The bottom line is that gold has been valued throughout history and fiat currencies have always failed sooner or later. So, gold may not always move in the direction that one would expect it to move, but it is reasonable to expect gold to retain its purchasing power over the long run, while the fiat currencies do not.

Throughout history and in all civilizations gold has been valued and cherished. It has offered security in times of political or economic crisis. In extreme situations a few gold coins hidden in a coat lining could mean the difference between life and death. Gold is almost indestructible and does not corrode or rust. The amount available changes slowly and the quantity of newly-mined gold added each year is a small proportion of the existing inventory.

Gold has been a "reserve currency" and a safe haven for thousands of years, and those who understand history know that it will always remain one.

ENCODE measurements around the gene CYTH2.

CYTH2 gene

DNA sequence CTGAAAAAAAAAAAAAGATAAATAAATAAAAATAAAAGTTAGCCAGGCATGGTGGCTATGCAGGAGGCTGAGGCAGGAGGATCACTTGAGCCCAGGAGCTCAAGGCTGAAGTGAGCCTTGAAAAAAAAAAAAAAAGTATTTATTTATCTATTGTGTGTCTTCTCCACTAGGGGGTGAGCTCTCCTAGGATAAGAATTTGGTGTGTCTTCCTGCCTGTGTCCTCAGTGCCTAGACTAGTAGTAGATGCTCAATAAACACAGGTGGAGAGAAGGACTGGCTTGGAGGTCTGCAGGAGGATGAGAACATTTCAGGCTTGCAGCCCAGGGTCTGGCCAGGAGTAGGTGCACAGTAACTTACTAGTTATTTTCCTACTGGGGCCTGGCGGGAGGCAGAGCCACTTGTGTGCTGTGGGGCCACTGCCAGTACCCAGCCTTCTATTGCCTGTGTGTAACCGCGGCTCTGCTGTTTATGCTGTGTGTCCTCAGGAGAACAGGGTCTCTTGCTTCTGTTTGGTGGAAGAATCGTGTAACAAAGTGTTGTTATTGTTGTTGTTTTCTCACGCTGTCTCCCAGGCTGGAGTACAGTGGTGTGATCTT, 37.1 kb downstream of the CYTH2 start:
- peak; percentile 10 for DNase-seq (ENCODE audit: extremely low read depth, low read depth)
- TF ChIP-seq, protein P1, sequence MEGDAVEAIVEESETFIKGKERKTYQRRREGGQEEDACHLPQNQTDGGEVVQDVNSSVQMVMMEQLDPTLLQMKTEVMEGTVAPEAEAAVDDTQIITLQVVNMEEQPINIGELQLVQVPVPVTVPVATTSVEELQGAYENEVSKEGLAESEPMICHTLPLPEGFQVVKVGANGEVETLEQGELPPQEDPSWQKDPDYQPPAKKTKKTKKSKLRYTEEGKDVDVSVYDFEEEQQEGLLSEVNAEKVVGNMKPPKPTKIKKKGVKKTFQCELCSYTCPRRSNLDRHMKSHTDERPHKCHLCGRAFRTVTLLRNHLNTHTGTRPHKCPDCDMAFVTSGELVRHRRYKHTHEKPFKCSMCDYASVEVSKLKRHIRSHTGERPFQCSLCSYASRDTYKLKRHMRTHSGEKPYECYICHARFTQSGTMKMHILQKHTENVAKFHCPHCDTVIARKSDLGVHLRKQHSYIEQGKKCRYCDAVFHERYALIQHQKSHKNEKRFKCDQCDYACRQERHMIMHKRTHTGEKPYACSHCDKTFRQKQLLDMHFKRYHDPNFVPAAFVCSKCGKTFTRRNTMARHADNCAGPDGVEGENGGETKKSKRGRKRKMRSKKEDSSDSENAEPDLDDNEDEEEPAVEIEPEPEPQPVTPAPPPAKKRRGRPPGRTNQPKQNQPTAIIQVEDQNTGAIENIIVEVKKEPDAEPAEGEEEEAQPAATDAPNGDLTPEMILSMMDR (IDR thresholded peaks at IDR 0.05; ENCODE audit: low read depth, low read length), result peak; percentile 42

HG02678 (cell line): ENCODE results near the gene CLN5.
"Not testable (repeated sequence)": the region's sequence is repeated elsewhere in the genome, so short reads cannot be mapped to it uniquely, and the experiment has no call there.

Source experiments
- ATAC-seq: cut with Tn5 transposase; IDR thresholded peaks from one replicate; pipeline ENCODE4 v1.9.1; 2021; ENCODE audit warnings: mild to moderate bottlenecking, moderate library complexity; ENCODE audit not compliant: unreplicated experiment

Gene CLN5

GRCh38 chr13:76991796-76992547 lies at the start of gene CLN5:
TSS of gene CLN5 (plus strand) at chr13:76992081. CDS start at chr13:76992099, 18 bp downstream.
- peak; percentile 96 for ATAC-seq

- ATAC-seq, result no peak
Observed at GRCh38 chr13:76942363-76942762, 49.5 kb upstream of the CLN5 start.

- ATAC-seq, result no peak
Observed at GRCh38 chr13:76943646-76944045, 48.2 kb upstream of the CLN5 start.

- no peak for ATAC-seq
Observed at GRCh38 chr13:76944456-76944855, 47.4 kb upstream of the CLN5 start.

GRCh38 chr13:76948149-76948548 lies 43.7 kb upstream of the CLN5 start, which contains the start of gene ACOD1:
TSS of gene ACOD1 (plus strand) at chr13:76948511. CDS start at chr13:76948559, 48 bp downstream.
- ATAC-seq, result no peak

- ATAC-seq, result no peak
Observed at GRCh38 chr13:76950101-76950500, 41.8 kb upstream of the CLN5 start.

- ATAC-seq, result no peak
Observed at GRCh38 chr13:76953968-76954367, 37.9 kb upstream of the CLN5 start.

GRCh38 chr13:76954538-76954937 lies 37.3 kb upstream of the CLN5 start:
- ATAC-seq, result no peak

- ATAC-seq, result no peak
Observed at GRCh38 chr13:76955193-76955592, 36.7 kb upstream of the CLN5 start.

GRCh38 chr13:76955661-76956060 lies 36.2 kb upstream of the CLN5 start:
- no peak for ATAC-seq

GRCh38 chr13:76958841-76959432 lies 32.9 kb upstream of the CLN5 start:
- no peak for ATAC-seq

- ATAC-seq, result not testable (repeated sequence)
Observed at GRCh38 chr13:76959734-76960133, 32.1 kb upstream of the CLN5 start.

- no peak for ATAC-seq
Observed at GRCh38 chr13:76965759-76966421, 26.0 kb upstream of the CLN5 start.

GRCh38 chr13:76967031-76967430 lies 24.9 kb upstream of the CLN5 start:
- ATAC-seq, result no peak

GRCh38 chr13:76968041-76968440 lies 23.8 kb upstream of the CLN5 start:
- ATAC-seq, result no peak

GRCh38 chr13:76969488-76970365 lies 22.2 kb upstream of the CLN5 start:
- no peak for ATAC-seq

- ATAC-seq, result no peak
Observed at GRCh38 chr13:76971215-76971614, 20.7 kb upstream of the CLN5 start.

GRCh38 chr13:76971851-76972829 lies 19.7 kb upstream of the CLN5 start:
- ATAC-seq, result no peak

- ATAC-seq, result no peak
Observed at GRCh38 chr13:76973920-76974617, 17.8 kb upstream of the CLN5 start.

However, in order to make the most of investing in gold and trading it, it is imperative to conduct through analysis and dedicate a lot of time and resources to it... Or to read the professional analysis written by experience authors. This is where we can help. In our Gold & Silver Trading Alerts we provide detailed analysis of the precious metals market in a daily basis and in our Market Overview reports, we conduct monthly fundamental analysis of the gold market. Regardless of which is of the above seems more appealing to you, the best course of action at this time is to sign up for our free gold newsletter. In this way, you'll be up-to-date with our free analyses and at the same time, you'll receive 7 days of access to our Gold & Silver Trading Alerts as a starting bonus. Again, it's free so all it takes to sign up is just several seconds of your time. Sign me up!

Shula Kopf
Sunshine Profits' Contributing Authors